These are my fields, and I am taking you along on my walk today. I've been missing you! It has been such a busy summer, as most summers are I suppose. It's bright, and not all that early. I always think I am going to walk at first light, and never make it. But by nine in the morning it is already too hot. And the morning glare has even made the Sandia Mountains invisible in this shot.
I gave it another go, because you really must see the eastern silhouette of the city of Albuquerque!
I have never been one for an exercise gym, so this is my dusty treadmill, complete with bird song. Free of charge, and always open. I can actually leave my front door and take a path to these fields! It is a dedicated public space, which I take quite personally.
Dotted across the cultivated fields are a number of rustic benches for pause or contemplation.
There is a pack of three coyote that have made a home here over the past couple of years. And the Canadian Geese have already started to gather. In a few short weeks they will be joined by flocks of Sandhill Cranes to winter over along the Rio Grande. The river also supplies irrigation to the crops and the public gardens which one can cultivate for a fee.
Each gardener marks their rows with an identifier, whether it be a statue,
a whimsical bunny,
or twiggy rustic chair.
The garden is a brambly plot full of all manner of vegetation, and worked by gardeners of all skill levels. Even the elementary school next door has a space! Wouldn't that be wonderful for every school in the country?
It's all operated on an honor system. but I would love to pluck a few stems of the seedy dill that someone has planted! It gives off a wonderful fragrance as I pass by.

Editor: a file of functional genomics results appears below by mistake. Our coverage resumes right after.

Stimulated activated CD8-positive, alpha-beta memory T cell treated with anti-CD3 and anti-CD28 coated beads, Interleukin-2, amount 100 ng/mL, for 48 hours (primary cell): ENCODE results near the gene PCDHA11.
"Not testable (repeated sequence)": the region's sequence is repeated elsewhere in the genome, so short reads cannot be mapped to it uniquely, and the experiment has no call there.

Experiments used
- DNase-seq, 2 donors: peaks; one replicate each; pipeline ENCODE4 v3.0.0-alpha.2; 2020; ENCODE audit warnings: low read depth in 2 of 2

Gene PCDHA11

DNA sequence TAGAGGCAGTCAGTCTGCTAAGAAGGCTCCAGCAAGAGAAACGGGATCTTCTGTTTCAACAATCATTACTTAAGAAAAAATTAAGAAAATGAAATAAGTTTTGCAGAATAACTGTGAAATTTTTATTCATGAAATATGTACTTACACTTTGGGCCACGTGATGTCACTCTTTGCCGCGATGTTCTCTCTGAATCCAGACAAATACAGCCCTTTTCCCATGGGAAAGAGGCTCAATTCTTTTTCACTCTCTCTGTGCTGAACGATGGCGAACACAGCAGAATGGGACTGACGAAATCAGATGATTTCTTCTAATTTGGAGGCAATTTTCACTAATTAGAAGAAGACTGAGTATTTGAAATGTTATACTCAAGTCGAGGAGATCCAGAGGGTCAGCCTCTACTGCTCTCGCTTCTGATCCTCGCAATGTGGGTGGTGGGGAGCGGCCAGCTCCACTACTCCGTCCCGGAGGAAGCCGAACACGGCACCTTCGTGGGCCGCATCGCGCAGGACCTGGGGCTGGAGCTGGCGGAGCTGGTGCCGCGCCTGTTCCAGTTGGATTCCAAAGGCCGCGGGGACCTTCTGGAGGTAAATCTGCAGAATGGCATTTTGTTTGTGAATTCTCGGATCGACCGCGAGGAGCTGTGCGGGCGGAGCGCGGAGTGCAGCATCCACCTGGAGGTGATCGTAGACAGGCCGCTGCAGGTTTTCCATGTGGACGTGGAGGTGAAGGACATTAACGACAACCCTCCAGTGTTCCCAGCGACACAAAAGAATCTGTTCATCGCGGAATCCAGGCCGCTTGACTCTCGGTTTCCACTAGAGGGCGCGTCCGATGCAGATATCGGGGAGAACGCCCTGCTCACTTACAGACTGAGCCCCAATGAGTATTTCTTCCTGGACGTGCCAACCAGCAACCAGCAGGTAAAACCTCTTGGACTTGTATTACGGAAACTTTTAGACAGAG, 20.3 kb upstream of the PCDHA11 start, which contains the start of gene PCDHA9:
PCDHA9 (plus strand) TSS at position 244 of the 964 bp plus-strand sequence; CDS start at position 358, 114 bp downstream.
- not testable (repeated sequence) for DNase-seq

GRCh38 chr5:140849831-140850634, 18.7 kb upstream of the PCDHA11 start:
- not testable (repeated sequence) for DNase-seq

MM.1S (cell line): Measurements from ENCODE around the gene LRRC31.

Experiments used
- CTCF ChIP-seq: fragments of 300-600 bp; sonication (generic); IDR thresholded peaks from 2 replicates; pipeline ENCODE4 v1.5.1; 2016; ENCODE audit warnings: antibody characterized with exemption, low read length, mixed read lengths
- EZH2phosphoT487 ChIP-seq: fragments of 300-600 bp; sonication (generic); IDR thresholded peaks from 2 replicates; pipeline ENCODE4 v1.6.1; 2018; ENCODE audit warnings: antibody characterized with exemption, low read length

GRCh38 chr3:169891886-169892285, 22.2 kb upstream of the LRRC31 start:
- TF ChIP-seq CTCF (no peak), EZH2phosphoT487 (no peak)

Tons of jewel toned fruit lies plump and juicy all hidden away on the lower branches.
Or on the upper ones!
A jaunt through the growth always offers a few surprises.
There are the typical variety of companion flowers mixed in in masses: marigolds, sunflowers, poppies, and cosmos, but none of my photos captured the spectacle properly in the harsh light. (The goldfinches are a delight to watch feasting in the early hours.)
Nothing here seems grown for show. Even the roses are hard working at feeding the active populace.
Even a stalk or two of bloom does not go un-noticed. . . .
You can see what a hard scrabble affair it is to grow a decent garden in this clay, even with irrigation and regular summer showers!
The basic style of the bird feeders tucked in here and there speak of the practical approach to most features of life here in the desert southwest as well.
A scraggly olive tree tells a story of struggle amid this patch of green, but it is a lovely oasis nevertheless.
I have no idea what this growth is, but the birds love it in fall and winter!
As well as the masses of small plums grown in clusters almost out of sight.
I love wading through this half wild garden when there is time.
Snaking through the hidden pathways along with the lizards, bunnies, and roadrunners that live here.
Taking a bit of shade under a young tree,
And stopping for a moment of solitude to begin another day.
Climbing up the banks of the ancient acequia that has fed these fields for a few hundred years now enlarges the view.
It's time for another lap around the corn and alfalfa before the sun rises too high.
Such a good way to begin or end the day! Thanks so much for coming along with me! I wish you could have also seen the massive formations sailing up from the desert at Shiprock, NM, the spectacular red cliffs at Moab, Utah, and the peaceful chairlift ride at Sundance to the light of the blue moon. But I never snapped a single shot!
Also impossible for photos of the wondrous meteor shower overhead as we lay searching the moonless skies on a mountain top deep into the summer night a few days ago. But how could I ever forget the ecstatic voice of a child witnessing her first shooting star anyway?
We have squeezed so much into the last few weeks, but it's not over 'til it's over!
Happy trails to you!